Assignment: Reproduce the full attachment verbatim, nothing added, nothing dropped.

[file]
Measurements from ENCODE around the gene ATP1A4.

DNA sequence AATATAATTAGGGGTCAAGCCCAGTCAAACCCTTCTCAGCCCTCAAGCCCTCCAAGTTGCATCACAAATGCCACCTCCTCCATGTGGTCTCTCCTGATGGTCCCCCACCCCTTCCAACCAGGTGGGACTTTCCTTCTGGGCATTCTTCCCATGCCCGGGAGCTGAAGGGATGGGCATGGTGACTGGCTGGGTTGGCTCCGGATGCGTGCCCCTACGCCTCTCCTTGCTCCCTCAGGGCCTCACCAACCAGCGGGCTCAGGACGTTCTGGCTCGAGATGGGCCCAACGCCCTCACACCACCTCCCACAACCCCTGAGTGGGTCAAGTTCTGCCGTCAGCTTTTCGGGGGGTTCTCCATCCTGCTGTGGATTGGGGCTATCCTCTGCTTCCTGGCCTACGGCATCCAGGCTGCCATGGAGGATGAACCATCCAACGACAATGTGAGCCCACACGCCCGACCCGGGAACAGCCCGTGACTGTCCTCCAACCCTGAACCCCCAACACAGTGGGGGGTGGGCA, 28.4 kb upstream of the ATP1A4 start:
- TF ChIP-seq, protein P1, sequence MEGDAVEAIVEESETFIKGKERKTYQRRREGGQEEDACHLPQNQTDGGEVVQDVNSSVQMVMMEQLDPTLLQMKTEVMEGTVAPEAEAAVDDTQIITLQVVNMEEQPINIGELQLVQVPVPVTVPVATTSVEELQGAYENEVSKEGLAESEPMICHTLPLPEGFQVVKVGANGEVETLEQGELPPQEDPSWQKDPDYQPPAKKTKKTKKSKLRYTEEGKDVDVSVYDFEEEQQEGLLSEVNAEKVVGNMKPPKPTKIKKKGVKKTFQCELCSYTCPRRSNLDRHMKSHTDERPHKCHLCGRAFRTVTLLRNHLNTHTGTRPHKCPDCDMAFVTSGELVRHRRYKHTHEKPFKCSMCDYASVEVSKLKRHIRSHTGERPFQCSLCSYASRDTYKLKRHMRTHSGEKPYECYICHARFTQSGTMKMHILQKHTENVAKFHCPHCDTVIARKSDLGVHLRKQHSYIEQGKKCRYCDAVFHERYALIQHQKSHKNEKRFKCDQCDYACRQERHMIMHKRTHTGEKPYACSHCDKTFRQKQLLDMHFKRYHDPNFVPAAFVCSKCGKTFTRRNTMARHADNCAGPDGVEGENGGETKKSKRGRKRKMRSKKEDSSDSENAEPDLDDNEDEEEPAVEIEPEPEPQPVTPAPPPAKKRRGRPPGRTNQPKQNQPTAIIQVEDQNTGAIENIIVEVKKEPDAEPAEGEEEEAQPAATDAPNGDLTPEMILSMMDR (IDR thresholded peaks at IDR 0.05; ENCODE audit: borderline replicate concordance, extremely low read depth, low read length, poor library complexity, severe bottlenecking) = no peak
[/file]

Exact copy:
Measurements from ENCODE around the gene ATP1A4.

DNA sequence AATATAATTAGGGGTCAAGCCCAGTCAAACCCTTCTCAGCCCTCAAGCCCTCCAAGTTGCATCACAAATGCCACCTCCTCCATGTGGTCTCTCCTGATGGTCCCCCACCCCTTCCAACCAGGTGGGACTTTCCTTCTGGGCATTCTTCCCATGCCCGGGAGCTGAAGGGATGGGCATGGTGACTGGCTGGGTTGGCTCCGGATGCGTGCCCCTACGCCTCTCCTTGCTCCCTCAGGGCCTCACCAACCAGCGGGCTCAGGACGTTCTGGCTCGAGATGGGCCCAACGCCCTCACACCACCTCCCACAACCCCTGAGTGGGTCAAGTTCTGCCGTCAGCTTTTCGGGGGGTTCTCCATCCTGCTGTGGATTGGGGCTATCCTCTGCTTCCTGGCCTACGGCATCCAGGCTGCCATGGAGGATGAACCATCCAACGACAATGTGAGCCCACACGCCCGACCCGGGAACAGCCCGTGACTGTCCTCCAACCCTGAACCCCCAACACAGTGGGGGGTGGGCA, 28.4 kb upstream of the ATP1A4 start:
- TF ChIP-seq, protein P1, sequence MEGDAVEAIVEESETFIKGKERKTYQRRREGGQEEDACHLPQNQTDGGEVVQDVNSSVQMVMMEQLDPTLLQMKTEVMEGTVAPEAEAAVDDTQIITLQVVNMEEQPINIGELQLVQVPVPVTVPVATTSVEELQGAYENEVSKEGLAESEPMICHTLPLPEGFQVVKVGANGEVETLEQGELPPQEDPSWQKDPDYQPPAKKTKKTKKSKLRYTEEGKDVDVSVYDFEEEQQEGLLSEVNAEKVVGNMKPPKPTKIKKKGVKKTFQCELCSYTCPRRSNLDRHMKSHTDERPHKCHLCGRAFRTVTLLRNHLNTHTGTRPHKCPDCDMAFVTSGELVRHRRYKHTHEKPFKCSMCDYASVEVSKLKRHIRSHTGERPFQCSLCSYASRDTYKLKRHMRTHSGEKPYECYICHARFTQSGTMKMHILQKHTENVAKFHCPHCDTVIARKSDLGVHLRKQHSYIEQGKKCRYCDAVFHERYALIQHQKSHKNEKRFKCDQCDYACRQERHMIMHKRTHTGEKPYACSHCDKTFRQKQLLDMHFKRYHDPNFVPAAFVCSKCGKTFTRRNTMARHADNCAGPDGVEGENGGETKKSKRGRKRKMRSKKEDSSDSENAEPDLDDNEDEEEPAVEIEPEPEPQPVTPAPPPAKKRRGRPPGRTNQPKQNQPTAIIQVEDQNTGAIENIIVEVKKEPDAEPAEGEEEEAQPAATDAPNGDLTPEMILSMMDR (IDR thresholded peaks at IDR 0.05; ENCODE audit: borderline replicate concordance, extremely low read depth, low read length, poor library complexity, severe bottlenecking) = no peak